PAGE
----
Well they were sort of selling in the Cabrach at that time. They sold the lambs up in the Cabrach at that time.
“It’s pretty quiet up there these days.”
Oh aye but the pens are all down now. There used to be a market in Rhynie as well but that’s all gone as well.
And they used to have a market in Strathdon – that’s gone. And Alford – that’s gone.
Aye – that’s gone too.
“And of course, that’s the Heritage Museum now, isn’t it?”
“So was the Cabrach a busier place? More people?”
Well, it was just one sale in the year. I think Rhynie was the same – just cattle at Rhynie. A one-day sale in the
year. And they walked the cattle from round about here down to Rhynie and sold them there.
“So they had no way of transporting them on the road – you had to just walk?”
Just walked them slow down the road. There’d be maybe a good few farmers would put half a dozen each or
eight or four and put them all together and walk them down the road.
“With the dogs as well?”
Well there was a lot of folk buying the beasts. There was a lot of them not accustomed to dogs and they just
had to walk them without dogs.
“That sounds tricky.”
Aye. But the cattle was easier managed at that time. Was nae near so wild. Oh, they’re different breed of
“So they just use different ones now?”
They’re all different breeds nowadays. Limousins and that are wilder.
“So were they just more accustomed to people?
No – they were just a different breed of cattle – they didn’t allow Aberdeen Angus crosses at that time. that’s
crossed with Aberdeen Angus cattle.
“So when people talk about the local Aberdeenshire cattle they mean the Aberdeen Angus, do they?”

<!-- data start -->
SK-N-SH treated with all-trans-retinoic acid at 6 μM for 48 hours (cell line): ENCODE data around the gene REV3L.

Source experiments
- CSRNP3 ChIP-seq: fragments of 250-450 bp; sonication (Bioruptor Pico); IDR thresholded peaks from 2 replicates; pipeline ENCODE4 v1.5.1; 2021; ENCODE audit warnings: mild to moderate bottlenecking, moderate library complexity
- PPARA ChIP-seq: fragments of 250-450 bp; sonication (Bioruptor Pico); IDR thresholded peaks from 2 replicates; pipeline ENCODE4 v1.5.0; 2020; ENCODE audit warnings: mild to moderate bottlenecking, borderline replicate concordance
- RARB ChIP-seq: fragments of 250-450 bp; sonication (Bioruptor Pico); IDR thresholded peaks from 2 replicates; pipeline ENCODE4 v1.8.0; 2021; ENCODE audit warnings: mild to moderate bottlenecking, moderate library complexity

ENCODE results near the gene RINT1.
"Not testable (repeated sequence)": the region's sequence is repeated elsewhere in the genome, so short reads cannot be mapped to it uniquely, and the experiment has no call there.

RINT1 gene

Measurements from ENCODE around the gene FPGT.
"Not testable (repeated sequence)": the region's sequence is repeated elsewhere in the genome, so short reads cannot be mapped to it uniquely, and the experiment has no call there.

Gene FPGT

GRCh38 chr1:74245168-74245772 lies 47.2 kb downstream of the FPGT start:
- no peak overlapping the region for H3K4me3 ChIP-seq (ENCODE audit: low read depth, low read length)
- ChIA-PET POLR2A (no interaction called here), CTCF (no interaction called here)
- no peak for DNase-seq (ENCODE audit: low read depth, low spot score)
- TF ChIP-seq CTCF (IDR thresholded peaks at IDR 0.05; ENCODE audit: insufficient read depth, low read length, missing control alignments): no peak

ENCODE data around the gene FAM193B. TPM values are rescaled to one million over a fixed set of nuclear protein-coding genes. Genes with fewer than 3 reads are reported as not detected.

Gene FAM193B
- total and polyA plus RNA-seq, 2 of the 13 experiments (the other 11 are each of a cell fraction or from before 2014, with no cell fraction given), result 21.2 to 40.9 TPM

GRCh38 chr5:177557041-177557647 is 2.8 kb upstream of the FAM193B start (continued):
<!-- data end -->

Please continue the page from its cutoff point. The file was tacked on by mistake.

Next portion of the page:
There’s a few shorthorns too at that time.
“And of course they were bred quite near to here, weren’t they?”
Oy aye, they’re all – well there’s a lot of folk going into them again now, and the shorthorns. And the Aberdeen
Angus. They’re a lot easier managed, not that wild beasts.
“So when you stayed at the Cabrach, when you were walking there, where did you live? In the farmhouse?”
There was a house there at that time, a steading. It’s away to the left, as you over the Cabrach, a grey place
to the left, maybe a mile away across. You just see the steading and that now. The Laird, he burnt the house.
He didn’t want folk up there so he burnt the house.
“Which folk did he not want up there?
He didn’t want folk living in the houses up there. He burnt two or three houses up there.I think he burnt
another one at Bogie Bay, that was burnt as well. But he got into trouble for that. But there’s nobody would
live up there now.
“Just a bit too far out, isn’t it? Too remote. So this was the Laird that was the Laird when you worked there?”
It’s still the same Laird as burnt the houses. He’s still there now.
“So were people coming and camping out in them without his permission?”
No, no – I dinnae ken – he just didn’t want them. It would maybe have been the poll tax – I don’t know what it
was. The community charge you call it now.
“Oh – he didn’t want to pay for it. And what kind of man was he?”
Well, I’ve never, ever seen him but he’s not a very good man, I’ve heard. He’s doesn’t get a very good name.
“Oh, I see. So you were working up there for a farmer – it wasn’t for the Laird?”
No, not for the Laird – for a farmer that rented it. He had two or three fields – all into one.
“So you must have been quite fit and healthy if you were doing all that walking?”
Aye – no bother …